Global Witness

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Global Witness campaigns to achieve real change by challenging established thinking on seemingly intractable global issues. Global Witness works to highlight the links between the exploitation of the natural resources and human rights abuses, particularly where the resources such as timber, diamonds and oil are used to fund conflict.[1]

"Global Witness was not just the first organisation that sought to break the links between the exploitation of natural resources, and conflict and corruption. We gave birth to the concept, and have remained its leading practitioner. Established in 1993 by the three founding directors working from the front rooms of their homes, Global Witness now numbers over forty staff divided between its offices in London and Washington DC, and has built a truly impressive track record of success." [1]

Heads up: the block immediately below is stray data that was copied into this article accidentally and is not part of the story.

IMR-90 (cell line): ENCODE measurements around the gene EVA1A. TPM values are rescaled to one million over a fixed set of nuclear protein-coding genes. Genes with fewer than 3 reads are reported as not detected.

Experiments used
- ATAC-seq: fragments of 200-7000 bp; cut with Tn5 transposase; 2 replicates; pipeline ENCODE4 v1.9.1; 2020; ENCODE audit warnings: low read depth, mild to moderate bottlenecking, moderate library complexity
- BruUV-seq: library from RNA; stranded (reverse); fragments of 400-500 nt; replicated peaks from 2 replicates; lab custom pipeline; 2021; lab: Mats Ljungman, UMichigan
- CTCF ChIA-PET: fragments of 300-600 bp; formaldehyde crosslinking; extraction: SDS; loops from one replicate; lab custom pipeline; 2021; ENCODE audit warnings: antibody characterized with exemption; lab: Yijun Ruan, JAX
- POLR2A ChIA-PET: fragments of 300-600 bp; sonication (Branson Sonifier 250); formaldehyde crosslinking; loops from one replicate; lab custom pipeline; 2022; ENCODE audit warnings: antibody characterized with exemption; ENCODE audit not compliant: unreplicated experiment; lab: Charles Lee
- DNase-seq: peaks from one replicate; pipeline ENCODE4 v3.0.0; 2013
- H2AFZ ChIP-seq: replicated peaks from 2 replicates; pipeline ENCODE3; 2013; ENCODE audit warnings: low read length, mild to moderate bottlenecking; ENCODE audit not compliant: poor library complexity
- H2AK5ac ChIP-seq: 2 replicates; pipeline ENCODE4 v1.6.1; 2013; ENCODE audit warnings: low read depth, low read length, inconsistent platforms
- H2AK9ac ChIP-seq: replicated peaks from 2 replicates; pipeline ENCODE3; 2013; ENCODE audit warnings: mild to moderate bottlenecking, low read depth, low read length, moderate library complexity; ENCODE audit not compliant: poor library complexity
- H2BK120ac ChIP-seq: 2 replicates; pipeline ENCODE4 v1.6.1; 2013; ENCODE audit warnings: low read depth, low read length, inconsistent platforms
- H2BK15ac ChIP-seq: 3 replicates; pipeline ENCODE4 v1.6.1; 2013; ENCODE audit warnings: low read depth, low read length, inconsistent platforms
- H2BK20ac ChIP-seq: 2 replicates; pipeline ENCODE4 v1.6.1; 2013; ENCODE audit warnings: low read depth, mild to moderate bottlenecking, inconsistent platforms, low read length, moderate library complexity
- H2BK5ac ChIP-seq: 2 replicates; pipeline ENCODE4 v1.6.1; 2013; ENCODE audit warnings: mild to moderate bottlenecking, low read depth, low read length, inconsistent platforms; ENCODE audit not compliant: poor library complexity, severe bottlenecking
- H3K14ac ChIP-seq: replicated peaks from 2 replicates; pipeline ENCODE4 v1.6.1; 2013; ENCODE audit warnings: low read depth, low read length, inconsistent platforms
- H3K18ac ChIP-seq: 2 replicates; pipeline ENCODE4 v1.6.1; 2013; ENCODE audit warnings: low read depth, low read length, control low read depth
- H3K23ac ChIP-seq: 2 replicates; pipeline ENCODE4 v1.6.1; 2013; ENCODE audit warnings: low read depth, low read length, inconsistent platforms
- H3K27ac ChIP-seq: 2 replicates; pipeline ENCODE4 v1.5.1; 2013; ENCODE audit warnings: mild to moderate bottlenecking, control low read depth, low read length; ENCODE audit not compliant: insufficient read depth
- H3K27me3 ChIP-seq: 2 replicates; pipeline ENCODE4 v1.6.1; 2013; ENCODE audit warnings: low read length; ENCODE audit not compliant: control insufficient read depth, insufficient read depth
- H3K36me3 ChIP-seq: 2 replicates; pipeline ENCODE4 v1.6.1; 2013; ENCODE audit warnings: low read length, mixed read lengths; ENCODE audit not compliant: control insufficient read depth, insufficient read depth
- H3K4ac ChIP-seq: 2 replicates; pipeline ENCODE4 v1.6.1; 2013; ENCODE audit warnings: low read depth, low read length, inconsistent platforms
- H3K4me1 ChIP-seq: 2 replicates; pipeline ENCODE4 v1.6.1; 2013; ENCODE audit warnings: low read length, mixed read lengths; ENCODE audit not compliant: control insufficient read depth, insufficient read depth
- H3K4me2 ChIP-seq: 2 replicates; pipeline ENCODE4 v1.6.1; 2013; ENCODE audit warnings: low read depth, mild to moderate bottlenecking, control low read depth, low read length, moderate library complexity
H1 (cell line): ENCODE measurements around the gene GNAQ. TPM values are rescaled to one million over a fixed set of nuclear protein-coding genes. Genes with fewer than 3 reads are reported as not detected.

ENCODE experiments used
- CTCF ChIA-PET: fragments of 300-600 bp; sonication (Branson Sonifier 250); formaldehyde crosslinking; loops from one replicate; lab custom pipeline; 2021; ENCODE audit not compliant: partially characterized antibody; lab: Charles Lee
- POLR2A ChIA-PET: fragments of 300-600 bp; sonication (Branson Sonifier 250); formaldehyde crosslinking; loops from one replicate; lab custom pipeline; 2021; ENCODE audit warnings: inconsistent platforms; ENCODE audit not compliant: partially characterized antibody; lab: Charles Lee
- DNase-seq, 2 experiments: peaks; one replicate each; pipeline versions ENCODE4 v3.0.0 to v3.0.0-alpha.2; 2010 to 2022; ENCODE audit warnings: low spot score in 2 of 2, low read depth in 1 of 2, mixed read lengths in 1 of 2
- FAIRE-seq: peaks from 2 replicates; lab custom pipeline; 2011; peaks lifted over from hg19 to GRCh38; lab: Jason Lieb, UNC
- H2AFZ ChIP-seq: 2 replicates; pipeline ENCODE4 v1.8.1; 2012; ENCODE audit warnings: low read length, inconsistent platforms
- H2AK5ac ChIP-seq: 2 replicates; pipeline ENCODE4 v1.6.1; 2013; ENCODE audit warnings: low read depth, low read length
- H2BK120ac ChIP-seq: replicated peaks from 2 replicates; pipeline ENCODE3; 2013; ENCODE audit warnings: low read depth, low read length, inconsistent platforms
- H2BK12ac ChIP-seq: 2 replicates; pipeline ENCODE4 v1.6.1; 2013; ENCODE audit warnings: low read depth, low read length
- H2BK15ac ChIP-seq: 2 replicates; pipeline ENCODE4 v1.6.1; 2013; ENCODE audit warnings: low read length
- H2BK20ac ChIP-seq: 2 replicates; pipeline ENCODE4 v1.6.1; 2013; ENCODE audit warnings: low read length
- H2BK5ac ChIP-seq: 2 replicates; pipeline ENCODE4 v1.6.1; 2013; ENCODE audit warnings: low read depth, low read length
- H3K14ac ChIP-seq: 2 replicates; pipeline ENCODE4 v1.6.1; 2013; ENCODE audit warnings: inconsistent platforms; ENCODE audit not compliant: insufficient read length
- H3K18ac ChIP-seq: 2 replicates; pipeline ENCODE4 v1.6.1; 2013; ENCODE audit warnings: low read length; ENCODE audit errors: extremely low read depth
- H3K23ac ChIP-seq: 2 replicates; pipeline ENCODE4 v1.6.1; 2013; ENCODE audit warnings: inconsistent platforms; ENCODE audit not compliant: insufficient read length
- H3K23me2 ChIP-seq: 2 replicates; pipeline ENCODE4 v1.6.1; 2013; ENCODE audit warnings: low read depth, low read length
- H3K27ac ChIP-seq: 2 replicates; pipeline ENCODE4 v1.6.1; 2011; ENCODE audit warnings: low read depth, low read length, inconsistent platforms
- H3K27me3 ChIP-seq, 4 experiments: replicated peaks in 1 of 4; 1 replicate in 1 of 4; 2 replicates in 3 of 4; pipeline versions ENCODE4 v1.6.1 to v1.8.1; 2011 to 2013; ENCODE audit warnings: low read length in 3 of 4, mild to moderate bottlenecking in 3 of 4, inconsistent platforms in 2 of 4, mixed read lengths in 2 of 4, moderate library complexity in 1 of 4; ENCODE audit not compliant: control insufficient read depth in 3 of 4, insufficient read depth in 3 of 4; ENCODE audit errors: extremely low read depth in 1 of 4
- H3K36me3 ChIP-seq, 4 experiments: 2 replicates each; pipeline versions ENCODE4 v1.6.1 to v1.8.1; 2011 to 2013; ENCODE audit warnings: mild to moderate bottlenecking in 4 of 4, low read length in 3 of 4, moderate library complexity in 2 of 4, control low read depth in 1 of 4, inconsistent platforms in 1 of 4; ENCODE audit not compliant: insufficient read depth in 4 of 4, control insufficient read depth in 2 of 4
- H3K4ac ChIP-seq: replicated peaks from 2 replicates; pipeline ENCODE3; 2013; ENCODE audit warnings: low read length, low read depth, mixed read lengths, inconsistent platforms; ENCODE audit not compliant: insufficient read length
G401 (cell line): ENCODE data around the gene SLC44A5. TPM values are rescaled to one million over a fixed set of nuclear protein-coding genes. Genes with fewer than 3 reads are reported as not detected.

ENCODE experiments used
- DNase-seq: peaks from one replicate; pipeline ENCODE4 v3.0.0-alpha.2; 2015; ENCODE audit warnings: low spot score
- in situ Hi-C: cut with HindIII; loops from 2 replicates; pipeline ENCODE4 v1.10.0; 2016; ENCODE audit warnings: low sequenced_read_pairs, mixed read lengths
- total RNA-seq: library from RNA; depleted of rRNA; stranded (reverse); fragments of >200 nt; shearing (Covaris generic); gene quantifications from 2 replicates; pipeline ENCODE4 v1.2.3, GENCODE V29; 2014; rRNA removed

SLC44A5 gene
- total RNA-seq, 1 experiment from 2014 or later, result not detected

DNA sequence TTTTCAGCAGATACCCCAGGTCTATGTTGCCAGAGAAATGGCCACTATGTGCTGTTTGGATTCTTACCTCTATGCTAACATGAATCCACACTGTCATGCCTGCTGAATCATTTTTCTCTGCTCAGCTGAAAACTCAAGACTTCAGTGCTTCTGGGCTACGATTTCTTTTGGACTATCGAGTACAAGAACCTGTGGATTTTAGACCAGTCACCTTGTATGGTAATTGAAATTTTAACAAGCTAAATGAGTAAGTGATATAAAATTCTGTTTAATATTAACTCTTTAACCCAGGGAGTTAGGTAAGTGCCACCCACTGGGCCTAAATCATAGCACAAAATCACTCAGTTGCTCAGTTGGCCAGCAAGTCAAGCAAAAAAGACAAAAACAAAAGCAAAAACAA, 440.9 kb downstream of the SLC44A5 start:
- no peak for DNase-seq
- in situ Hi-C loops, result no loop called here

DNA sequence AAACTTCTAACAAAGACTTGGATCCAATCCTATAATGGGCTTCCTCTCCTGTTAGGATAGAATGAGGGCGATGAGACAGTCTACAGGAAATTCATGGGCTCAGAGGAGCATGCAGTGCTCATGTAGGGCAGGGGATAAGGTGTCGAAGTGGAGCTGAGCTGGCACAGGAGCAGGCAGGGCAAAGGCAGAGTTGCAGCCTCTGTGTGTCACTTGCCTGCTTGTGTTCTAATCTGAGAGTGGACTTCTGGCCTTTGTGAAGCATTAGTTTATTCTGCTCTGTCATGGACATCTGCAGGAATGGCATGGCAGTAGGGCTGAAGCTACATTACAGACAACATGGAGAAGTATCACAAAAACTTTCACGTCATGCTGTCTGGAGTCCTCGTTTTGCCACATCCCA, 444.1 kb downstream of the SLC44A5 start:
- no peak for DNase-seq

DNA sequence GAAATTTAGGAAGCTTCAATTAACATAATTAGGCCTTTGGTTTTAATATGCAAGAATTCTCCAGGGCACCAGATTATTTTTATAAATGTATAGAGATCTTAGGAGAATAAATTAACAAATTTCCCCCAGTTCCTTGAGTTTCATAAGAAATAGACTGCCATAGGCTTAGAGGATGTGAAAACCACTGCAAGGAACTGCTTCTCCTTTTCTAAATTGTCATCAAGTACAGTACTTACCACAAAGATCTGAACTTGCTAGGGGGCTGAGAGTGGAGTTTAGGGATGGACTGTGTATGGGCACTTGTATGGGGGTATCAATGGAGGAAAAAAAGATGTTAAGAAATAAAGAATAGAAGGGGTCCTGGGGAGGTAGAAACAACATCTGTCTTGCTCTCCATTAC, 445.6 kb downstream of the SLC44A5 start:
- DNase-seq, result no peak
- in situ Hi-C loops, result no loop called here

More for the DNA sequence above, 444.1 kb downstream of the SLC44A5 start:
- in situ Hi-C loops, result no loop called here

Writing in 2007, Rick Hines and Keith Harmon Snow provide a useful critique of Global Witness's work. [2]

Directors

Accessed October 2008: [3]

Trustees of the Global Witness Trust

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Funders

Trusts and foundations

Development organisations

Governments

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In 2005, they also received funding from the NED for their work to "advocate for good governance of natural resource management in Liberia. Global Witness will work with its Liberian partners to prepare for the upcoming elections by disseminating press releases, articles, and targeted advocacy materials which promote transparent natural resource management." [2]

Contact details

London head office:
6th Floor, Buchanan House
30 Holborn
London, EC1N 2HS
UK
Phone: +44 (0)207 4925820
Fax: +44 (0)207 4925821
Email: mail AT globalwitness.org
Web: http://www.globalwitness.org

US office:
529 14th Street NW
Suite 1085
Washington, DC 20045
US
Phone: +1 202-621 6665

Resources and articles

Related Sourcewatch articles

References

  1. Website, Global Witness, accessed November 2010.
  2. Rick Hines and Keith Harmon Snow, "Blood Diamond: Doublethink and Deception over those Worthless Rocks of Desire", Global Research, July 29, 2007.
  3. 2006 Annual Report, Global Witness, accessed October 6, 2008.

External articles

External resources